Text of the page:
Saudi Arabia, the biggest oil exporter, sees its crude reserves of 266.5 billion barrels lasting 70 more years and hasn’t sought an independent consultant to review the figures, according to a bond prospectus seen by Bloomberg News.
The nation’s wealth is based mainly on oil, with crude sales accounting for 75 percent of total export earnings, according to the prospectus. Saudi Arabia plans to sell at least $10 billion in bonds maturing in five, 10 and 30 years, and it disclosed plans to hold investor meetings in London, Los Angeles, Boston and New York starting on Wednesday.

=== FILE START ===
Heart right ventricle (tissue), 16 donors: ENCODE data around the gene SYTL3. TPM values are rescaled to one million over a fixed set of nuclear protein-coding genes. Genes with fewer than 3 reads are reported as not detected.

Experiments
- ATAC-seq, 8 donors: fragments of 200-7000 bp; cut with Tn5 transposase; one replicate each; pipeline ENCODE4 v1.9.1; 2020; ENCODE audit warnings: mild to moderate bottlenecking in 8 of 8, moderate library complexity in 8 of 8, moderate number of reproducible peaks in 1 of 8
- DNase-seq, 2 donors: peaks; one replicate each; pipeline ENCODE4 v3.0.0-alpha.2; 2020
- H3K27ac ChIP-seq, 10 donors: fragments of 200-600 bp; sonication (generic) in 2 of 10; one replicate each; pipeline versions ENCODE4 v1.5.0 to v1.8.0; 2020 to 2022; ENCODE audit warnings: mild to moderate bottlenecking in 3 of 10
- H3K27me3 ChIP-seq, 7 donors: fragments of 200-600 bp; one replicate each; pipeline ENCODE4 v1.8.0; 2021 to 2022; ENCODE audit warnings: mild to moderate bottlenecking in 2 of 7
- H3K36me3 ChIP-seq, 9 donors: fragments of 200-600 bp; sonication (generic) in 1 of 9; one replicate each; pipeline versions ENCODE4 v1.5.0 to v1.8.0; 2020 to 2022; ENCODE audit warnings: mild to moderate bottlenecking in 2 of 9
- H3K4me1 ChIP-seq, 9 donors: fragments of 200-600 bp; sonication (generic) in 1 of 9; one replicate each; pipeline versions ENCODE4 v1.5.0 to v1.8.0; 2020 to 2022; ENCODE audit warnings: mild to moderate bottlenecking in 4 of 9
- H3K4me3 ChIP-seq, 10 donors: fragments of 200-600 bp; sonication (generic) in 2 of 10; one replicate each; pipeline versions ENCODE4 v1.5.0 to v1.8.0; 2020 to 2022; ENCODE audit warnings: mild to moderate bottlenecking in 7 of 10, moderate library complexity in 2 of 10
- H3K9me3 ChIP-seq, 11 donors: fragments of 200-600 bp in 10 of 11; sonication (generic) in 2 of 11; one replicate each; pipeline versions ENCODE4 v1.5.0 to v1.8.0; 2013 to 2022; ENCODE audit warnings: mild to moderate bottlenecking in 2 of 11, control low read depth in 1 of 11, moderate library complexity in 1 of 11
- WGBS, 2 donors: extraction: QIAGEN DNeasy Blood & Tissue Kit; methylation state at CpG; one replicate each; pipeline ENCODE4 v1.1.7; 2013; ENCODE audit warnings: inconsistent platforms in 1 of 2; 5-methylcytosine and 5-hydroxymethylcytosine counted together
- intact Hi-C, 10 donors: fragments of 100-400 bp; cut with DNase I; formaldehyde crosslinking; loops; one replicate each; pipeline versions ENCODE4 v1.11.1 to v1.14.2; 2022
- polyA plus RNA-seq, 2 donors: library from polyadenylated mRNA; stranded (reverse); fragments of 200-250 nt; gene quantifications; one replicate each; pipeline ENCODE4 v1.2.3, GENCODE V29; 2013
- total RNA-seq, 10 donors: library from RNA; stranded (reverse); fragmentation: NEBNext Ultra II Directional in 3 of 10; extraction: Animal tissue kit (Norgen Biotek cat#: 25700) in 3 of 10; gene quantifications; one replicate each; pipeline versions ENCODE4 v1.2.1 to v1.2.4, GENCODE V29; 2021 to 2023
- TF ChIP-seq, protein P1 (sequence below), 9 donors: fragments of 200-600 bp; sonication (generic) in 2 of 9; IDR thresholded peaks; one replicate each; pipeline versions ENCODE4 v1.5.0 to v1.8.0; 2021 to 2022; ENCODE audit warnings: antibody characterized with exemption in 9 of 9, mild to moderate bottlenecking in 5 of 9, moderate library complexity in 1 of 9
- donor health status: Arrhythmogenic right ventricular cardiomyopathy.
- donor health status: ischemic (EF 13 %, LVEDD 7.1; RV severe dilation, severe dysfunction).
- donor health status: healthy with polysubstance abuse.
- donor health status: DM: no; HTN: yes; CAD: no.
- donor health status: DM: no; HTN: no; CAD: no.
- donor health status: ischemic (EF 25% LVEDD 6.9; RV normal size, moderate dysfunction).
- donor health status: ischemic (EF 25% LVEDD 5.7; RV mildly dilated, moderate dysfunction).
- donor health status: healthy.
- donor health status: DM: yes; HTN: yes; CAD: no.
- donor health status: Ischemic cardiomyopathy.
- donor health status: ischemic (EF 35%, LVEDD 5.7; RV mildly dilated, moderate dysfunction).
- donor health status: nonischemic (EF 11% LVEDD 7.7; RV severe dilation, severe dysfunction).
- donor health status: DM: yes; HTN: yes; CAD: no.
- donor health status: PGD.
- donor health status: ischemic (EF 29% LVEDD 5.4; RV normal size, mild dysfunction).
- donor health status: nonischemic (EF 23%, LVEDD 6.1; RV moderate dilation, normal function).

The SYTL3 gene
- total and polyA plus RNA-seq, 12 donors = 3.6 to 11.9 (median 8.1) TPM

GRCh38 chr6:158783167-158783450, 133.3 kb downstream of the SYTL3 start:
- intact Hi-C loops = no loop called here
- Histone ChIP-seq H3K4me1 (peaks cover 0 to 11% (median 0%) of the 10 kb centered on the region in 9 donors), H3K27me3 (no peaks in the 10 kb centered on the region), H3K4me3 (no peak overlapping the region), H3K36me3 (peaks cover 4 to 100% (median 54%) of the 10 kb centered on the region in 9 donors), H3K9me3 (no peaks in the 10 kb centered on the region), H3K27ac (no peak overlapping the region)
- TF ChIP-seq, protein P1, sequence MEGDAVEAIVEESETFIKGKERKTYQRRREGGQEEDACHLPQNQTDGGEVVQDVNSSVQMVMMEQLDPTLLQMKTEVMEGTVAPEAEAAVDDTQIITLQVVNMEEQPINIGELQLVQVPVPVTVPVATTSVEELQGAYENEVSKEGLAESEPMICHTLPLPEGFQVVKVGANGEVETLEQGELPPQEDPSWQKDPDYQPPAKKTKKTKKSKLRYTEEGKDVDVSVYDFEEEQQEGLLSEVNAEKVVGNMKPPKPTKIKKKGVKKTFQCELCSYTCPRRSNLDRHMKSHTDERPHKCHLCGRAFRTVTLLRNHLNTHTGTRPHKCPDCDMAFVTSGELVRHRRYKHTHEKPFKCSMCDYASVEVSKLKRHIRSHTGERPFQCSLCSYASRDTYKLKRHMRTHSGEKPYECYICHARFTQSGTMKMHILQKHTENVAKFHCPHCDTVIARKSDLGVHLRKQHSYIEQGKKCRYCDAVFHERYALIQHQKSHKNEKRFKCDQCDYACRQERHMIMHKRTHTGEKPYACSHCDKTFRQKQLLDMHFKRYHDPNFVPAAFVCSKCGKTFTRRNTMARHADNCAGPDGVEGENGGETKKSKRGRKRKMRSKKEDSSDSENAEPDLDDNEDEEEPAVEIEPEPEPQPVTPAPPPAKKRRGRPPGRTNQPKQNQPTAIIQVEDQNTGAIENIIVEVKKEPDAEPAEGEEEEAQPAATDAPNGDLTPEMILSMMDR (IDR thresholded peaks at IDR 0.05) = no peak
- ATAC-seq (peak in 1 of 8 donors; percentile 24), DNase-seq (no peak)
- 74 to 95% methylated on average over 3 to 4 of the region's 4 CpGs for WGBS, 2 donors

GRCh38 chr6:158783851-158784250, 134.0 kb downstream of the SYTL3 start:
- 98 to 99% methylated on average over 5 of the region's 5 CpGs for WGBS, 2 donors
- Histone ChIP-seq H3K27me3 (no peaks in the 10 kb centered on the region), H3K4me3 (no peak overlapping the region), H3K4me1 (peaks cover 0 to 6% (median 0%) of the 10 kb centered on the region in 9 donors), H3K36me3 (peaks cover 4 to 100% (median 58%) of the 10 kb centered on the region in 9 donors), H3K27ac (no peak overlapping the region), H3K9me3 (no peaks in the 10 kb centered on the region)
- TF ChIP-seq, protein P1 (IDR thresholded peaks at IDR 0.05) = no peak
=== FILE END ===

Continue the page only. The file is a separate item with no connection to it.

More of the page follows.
The kingdom expects to sell a stake in state-run producer Saudi Arabian Oil Co., which held 261.1 billion barrels of total Saudi reserves. The sale could involve either the parent company Saudi Aramco, as it’s known, its subsidiaries, or both, according to the prospectus. The Saudi methodology for calculating its reserves may differ from that used by other producers or U.S. securities regulators, according to the prospectus.
International oil companies report their reserves to show they’re finding enough new deposits to replace the crude they’re selling. In the U.S., the Securities and Exchange Commission regulates reserve calculations made by companies that are publicly traded in the country.